Sunday, May 23, 2010

The Law of Requisite Parsimony

At some leadership class, I learned "The Law of Requisite Parsimony."  Despite its having a ridiculous name, it's a fun and useful thing to remember:

The human brain can only keep track of 7 things, plus or minus 2.

Oh, how true.  (Digits of pi, 41 in my case, don't count.  That was just a bored day in high school physics.)  Which is why I must admit to the masses that I have begun to write down some hints to the passwords required on work systems.  This was a big source of frustration for me at work last Friday.

In any working environment, you're going to have a few different systems that you interact with.  For me, as a contractor, it's a lot: there's this client's system; there's that client's system; there's the "mother ship" encryption scheme ... I counted, and I interact with no fewer than 7 different systems on a daily basis.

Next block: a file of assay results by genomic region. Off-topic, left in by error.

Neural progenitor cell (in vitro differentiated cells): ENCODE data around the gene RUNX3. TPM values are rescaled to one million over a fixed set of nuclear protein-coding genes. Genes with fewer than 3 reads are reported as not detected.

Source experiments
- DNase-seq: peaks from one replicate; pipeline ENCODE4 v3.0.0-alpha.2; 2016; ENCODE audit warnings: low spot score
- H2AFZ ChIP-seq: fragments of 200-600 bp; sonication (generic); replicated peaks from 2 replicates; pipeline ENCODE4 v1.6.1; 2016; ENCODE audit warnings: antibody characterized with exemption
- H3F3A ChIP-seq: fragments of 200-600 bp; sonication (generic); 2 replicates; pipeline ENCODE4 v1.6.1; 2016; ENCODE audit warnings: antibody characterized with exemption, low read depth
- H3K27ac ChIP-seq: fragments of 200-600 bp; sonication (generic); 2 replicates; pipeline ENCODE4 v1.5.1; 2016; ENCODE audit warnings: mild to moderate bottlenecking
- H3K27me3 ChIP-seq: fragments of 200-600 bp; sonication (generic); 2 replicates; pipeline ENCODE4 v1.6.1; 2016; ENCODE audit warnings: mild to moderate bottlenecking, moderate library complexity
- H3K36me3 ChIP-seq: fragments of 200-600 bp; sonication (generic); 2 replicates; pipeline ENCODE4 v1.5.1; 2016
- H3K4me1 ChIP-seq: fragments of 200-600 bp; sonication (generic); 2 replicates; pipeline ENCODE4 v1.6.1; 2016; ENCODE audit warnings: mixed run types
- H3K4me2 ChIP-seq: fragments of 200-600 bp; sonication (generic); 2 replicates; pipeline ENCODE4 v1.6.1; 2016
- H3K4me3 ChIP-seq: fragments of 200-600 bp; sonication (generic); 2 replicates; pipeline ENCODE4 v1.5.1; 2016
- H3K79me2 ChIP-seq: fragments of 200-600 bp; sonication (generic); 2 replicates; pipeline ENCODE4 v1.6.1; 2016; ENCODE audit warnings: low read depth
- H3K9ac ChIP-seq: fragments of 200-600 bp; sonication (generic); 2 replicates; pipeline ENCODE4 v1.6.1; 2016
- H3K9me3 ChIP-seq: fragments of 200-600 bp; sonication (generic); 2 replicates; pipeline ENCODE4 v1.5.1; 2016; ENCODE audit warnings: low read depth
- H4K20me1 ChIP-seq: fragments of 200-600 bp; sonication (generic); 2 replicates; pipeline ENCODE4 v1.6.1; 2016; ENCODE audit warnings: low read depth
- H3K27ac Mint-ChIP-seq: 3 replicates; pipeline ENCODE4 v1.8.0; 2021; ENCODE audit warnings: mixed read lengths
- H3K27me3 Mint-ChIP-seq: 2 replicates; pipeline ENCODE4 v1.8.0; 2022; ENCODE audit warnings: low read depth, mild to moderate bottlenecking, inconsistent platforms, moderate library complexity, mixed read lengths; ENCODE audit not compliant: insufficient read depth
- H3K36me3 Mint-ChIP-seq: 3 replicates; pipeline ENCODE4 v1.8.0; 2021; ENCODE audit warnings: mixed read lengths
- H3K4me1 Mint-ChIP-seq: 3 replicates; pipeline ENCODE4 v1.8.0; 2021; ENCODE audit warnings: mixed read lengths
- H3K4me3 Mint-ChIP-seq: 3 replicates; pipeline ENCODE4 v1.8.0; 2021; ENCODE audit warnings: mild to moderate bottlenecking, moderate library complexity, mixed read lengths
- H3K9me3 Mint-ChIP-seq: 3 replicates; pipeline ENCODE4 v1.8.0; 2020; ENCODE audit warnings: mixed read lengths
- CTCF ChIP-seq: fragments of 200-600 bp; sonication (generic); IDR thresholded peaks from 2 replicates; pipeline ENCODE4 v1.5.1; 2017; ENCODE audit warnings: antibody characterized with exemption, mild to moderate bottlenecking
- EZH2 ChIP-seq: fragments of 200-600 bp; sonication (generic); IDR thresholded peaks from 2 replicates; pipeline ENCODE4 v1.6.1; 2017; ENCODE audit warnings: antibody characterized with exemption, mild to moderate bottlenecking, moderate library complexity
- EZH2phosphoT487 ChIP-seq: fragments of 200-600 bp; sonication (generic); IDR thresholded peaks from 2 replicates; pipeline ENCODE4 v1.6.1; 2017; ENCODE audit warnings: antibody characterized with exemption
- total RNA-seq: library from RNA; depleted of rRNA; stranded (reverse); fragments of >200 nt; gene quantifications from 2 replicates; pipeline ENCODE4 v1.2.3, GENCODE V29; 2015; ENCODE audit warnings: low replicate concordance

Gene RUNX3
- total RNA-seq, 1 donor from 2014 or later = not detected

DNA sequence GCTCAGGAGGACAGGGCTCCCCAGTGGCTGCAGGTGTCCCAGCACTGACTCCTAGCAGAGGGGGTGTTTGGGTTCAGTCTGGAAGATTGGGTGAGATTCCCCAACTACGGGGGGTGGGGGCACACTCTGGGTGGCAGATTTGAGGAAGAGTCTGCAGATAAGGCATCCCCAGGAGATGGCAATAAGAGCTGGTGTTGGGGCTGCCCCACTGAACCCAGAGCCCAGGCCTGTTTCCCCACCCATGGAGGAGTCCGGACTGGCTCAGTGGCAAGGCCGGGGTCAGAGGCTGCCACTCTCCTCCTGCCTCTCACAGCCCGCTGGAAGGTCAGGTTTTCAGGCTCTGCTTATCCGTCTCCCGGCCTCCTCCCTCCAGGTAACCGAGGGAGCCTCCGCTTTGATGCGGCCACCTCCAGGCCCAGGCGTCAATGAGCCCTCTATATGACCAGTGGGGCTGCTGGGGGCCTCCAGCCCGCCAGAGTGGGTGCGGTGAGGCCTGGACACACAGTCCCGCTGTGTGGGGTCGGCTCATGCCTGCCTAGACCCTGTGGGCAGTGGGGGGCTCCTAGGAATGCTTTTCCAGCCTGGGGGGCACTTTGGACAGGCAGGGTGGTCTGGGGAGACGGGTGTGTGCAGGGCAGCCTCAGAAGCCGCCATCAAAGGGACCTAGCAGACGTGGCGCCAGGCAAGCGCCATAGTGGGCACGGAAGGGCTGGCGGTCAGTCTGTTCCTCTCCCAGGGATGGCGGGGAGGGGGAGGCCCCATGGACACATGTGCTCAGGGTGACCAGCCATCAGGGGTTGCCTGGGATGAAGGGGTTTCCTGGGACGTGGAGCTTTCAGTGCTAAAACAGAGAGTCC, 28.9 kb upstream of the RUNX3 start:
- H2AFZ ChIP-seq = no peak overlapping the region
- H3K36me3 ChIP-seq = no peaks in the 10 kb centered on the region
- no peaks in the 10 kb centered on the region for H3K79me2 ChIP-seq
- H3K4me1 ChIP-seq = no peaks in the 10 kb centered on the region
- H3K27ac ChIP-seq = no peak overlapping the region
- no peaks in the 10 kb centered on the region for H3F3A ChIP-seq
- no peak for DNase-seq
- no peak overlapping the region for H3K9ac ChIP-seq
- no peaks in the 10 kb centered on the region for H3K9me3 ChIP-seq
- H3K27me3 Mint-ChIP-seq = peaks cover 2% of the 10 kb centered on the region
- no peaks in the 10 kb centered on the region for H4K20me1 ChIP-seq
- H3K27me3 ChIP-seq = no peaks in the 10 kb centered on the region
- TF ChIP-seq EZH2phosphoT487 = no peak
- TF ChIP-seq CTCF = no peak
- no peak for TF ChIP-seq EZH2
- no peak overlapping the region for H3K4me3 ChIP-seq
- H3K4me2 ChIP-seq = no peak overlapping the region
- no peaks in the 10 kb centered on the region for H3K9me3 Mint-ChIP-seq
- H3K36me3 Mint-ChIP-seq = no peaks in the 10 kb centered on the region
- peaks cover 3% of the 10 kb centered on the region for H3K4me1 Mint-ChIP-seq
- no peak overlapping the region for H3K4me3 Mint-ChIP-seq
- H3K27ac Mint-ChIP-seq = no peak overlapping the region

Each requires its own password.  Some can have no greater than 8 characters.  Some can have no fewer than 9 characters.  They all must be changed quarterly, biannually, or annually.

I have no hope of keeping them straight; the Law of Requisite Parsimony is hopelessly broken.  In each system's attempt to be as secure as possible, they have put me in the untenable position of keeping each system's requirements' separate and up to date.  The best I can do is write reminders to myself -- hints and suggestions, not the actual passwords -- but I can't wait for the day of biometric scanners becoming more ubiquitous.

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